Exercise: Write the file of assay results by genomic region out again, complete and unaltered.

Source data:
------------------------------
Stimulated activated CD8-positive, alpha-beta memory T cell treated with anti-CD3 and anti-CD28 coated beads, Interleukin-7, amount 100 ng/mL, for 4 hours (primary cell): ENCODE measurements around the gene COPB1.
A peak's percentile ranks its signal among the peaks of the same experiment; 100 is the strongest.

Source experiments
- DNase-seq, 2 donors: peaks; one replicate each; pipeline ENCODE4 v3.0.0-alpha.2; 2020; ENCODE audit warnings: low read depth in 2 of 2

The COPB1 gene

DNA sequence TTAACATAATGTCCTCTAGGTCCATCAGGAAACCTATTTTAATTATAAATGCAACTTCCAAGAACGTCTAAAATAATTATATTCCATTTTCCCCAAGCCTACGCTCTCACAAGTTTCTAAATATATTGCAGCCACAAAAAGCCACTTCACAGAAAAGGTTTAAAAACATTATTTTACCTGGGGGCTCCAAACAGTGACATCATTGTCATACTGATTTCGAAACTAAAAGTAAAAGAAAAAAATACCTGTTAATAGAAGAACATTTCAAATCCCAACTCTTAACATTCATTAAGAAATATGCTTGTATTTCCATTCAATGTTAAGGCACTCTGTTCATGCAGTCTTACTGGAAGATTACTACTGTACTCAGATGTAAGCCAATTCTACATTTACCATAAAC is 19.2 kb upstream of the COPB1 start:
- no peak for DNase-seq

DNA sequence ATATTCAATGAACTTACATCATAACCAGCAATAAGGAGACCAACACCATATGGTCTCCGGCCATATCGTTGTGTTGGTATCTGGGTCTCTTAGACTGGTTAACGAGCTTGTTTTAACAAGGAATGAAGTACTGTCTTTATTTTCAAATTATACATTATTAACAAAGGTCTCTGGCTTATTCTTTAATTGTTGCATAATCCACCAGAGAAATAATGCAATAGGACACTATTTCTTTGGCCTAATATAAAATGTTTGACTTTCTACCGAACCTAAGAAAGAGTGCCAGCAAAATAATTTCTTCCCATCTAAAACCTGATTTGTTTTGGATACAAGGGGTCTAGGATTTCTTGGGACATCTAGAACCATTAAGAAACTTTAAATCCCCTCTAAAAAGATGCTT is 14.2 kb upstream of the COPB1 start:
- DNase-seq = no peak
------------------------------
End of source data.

Stimulated activated CD8-positive, alpha-beta memory T cell treated with anti-CD3 and anti-CD28 coated beads, Interleukin-7, amount 100 ng/mL, for 4 hours (primary cell): ENCODE measurements around the gene COPB1.
A peak's percentile ranks its signal among the peaks of the same experiment; 100 is the strongest.

Source experiments
- DNase-seq, 2 donors: peaks; one replicate each; pipeline ENCODE4 v3.0.0-alpha.2; 2020; ENCODE audit warnings: low read depth in 2 of 2

The COPB1 gene

DNA sequence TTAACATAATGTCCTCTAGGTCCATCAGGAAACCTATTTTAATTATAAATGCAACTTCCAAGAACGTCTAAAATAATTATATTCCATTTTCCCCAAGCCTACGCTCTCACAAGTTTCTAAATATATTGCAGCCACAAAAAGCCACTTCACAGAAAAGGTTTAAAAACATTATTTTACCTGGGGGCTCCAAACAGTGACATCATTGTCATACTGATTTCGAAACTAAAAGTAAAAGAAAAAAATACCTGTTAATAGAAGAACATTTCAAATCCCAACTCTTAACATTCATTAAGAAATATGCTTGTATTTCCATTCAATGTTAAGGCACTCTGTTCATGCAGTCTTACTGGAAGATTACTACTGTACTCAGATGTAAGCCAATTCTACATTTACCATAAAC is 19.2 kb upstream of the COPB1 start:
- no peak for DNase-seq

DNA sequence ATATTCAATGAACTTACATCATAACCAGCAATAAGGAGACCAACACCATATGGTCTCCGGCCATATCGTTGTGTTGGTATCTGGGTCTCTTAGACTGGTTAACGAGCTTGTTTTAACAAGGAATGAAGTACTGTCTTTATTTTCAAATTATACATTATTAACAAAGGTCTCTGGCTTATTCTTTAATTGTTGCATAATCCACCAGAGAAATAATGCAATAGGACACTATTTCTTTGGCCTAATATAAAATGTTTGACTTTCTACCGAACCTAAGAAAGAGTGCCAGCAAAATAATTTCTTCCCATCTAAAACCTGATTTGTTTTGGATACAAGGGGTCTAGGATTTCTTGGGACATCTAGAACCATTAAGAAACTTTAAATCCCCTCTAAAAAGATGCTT is 14.2 kb upstream of the COPB1 start:
- DNase-seq = no peak